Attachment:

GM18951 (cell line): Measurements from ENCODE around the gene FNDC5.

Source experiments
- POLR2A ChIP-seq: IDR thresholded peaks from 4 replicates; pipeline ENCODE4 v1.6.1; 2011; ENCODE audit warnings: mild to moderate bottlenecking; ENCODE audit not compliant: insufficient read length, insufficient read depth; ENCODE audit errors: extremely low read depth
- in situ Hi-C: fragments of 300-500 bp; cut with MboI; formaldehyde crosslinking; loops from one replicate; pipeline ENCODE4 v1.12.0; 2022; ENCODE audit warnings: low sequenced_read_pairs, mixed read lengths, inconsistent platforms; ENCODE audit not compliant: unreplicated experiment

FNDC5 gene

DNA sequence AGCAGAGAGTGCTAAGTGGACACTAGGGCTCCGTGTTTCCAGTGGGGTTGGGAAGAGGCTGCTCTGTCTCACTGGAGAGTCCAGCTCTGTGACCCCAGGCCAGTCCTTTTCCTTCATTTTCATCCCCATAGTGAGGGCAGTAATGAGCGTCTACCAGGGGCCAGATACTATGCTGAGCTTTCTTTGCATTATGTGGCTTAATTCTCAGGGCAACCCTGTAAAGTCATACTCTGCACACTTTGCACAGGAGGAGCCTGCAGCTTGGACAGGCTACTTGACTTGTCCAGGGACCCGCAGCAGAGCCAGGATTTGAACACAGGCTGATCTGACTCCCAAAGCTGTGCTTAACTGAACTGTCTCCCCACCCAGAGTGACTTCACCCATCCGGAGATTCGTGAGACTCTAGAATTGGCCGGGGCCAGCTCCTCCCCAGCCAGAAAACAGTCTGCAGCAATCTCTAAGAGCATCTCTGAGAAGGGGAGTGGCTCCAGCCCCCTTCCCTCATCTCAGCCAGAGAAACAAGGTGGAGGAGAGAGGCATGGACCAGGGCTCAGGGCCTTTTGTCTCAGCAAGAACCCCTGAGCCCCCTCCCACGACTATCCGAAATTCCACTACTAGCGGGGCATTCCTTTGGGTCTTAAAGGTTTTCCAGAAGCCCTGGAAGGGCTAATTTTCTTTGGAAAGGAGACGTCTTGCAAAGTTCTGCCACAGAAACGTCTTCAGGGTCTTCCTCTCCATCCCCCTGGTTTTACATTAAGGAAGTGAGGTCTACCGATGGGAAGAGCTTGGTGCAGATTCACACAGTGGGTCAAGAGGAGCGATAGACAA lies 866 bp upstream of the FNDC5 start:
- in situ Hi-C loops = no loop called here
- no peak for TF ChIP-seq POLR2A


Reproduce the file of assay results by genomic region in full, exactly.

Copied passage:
GM18951 (cell line): Measurements from ENCODE around the gene FNDC5.

Source experiments
- POLR2A ChIP-seq: IDR thresholded peaks from 4 replicates; pipeline ENCODE4 v1.6.1; 2011; ENCODE audit warnings: mild to moderate bottlenecking; ENCODE audit not compliant: insufficient read length, insufficient read depth; ENCODE audit errors: extremely low read depth
- in situ Hi-C: fragments of 300-500 bp; cut with MboI; formaldehyde crosslinking; loops from one replicate; pipeline ENCODE4 v1.12.0; 2022; ENCODE audit warnings: low sequenced_read_pairs, mixed read lengths, inconsistent platforms; ENCODE audit not compliant: unreplicated experiment

FNDC5 gene

DNA sequence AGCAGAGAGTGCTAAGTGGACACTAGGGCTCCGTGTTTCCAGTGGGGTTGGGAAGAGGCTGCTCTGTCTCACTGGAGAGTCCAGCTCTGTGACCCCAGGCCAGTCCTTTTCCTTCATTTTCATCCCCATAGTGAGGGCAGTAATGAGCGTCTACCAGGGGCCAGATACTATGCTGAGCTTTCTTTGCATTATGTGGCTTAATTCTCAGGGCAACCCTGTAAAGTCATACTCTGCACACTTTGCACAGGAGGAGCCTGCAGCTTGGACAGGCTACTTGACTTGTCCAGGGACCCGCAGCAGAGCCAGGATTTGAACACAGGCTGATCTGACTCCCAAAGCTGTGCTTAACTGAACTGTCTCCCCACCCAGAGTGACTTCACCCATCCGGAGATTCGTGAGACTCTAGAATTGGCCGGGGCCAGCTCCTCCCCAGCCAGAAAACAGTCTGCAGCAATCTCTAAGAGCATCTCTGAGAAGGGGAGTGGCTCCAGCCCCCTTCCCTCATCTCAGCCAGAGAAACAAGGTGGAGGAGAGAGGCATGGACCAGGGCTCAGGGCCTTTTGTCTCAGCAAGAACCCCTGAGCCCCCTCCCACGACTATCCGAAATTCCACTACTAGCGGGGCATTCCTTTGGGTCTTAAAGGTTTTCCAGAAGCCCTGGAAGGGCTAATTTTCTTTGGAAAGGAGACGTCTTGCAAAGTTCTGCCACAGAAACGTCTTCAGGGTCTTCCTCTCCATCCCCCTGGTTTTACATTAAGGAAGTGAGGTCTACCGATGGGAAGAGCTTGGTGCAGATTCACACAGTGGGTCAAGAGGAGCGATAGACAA lies 866 bp upstream of the FNDC5 start:
- in situ Hi-C loops = no loop called here
- no peak for TF ChIP-seq POLR2A